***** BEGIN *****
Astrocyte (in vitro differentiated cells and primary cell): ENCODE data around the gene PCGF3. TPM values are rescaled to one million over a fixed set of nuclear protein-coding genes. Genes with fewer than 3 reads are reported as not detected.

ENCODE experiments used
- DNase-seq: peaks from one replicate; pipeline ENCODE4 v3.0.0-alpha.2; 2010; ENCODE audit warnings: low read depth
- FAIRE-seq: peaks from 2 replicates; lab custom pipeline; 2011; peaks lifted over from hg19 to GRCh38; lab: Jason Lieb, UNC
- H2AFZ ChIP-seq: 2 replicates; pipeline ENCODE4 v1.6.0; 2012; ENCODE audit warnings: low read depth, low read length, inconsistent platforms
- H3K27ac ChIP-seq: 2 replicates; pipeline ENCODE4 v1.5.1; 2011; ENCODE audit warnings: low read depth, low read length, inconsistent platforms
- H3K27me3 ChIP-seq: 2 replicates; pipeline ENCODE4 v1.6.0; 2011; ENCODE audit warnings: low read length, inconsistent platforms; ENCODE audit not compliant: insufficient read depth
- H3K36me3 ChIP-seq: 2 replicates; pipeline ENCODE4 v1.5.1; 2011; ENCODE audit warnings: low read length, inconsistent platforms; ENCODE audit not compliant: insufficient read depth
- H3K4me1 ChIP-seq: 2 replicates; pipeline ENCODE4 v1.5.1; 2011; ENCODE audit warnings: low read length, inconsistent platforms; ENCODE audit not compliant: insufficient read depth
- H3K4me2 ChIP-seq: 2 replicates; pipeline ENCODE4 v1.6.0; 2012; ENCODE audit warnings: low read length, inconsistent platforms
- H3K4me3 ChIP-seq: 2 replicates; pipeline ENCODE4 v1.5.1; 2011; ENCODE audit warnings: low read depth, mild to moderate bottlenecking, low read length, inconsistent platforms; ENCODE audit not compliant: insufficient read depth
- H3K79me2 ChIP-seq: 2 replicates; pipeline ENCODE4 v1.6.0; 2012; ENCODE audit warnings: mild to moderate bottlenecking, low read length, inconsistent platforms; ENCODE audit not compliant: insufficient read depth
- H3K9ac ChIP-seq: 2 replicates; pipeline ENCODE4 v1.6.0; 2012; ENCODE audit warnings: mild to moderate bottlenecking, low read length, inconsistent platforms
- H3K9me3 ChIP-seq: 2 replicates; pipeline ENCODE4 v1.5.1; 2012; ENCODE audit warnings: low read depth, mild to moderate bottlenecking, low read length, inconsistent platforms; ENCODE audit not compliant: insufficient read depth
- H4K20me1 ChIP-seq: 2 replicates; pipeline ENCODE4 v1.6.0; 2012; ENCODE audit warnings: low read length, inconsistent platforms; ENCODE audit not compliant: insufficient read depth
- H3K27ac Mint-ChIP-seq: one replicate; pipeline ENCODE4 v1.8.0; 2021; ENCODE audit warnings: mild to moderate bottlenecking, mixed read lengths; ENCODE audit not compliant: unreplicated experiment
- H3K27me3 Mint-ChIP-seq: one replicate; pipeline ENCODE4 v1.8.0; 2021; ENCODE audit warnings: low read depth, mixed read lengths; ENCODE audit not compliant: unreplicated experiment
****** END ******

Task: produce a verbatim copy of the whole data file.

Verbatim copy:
Astrocyte (in vitro differentiated cells and primary cell): ENCODE data around the gene PCGF3. TPM values are rescaled to one million over a fixed set of nuclear protein-coding genes. Genes with fewer than 3 reads are reported as not detected.

ENCODE experiments used
- DNase-seq: peaks from one replicate; pipeline ENCODE4 v3.0.0-alpha.2; 2010; ENCODE audit warnings: low read depth
- FAIRE-seq: peaks from 2 replicates; lab custom pipeline; 2011; peaks lifted over from hg19 to GRCh38; lab: Jason Lieb, UNC
- H2AFZ ChIP-seq: 2 replicates; pipeline ENCODE4 v1.6.0; 2012; ENCODE audit warnings: low read depth, low read length, inconsistent platforms
- H3K27ac ChIP-seq: 2 replicates; pipeline ENCODE4 v1.5.1; 2011; ENCODE audit warnings: low read depth, low read length, inconsistent platforms
- H3K27me3 ChIP-seq: 2 replicates; pipeline ENCODE4 v1.6.0; 2011; ENCODE audit warnings: low read length, inconsistent platforms; ENCODE audit not compliant: insufficient read depth
- H3K36me3 ChIP-seq: 2 replicates; pipeline ENCODE4 v1.5.1; 2011; ENCODE audit warnings: low read length, inconsistent platforms; ENCODE audit not compliant: insufficient read depth
- H3K4me1 ChIP-seq: 2 replicates; pipeline ENCODE4 v1.5.1; 2011; ENCODE audit warnings: low read length, inconsistent platforms; ENCODE audit not compliant: insufficient read depth
- H3K4me2 ChIP-seq: 2 replicates; pipeline ENCODE4 v1.6.0; 2012; ENCODE audit warnings: low read length, inconsistent platforms
- H3K4me3 ChIP-seq: 2 replicates; pipeline ENCODE4 v1.5.1; 2011; ENCODE audit warnings: low read depth, mild to moderate bottlenecking, low read length, inconsistent platforms; ENCODE audit not compliant: insufficient read depth
- H3K79me2 ChIP-seq: 2 replicates; pipeline ENCODE4 v1.6.0; 2012; ENCODE audit warnings: mild to moderate bottlenecking, low read length, inconsistent platforms; ENCODE audit not compliant: insufficient read depth
- H3K9ac ChIP-seq: 2 replicates; pipeline ENCODE4 v1.6.0; 2012; ENCODE audit warnings: mild to moderate bottlenecking, low read length, inconsistent platforms
- H3K9me3 ChIP-seq: 2 replicates; pipeline ENCODE4 v1.5.1; 2012; ENCODE audit warnings: low read depth, mild to moderate bottlenecking, low read length, inconsistent platforms; ENCODE audit not compliant: insufficient read depth
- H4K20me1 ChIP-seq: 2 replicates; pipeline ENCODE4 v1.6.0; 2012; ENCODE audit warnings: low read length, inconsistent platforms; ENCODE audit not compliant: insufficient read depth
- H3K27ac Mint-ChIP-seq: one replicate; pipeline ENCODE4 v1.8.0; 2021; ENCODE audit warnings: mild to moderate bottlenecking, mixed read lengths; ENCODE audit not compliant: unreplicated experiment
- H3K27me3 Mint-ChIP-seq: one replicate; pipeline ENCODE4 v1.8.0; 2021; ENCODE audit warnings: low read depth, mixed read lengths; ENCODE audit not compliant: unreplicated experiment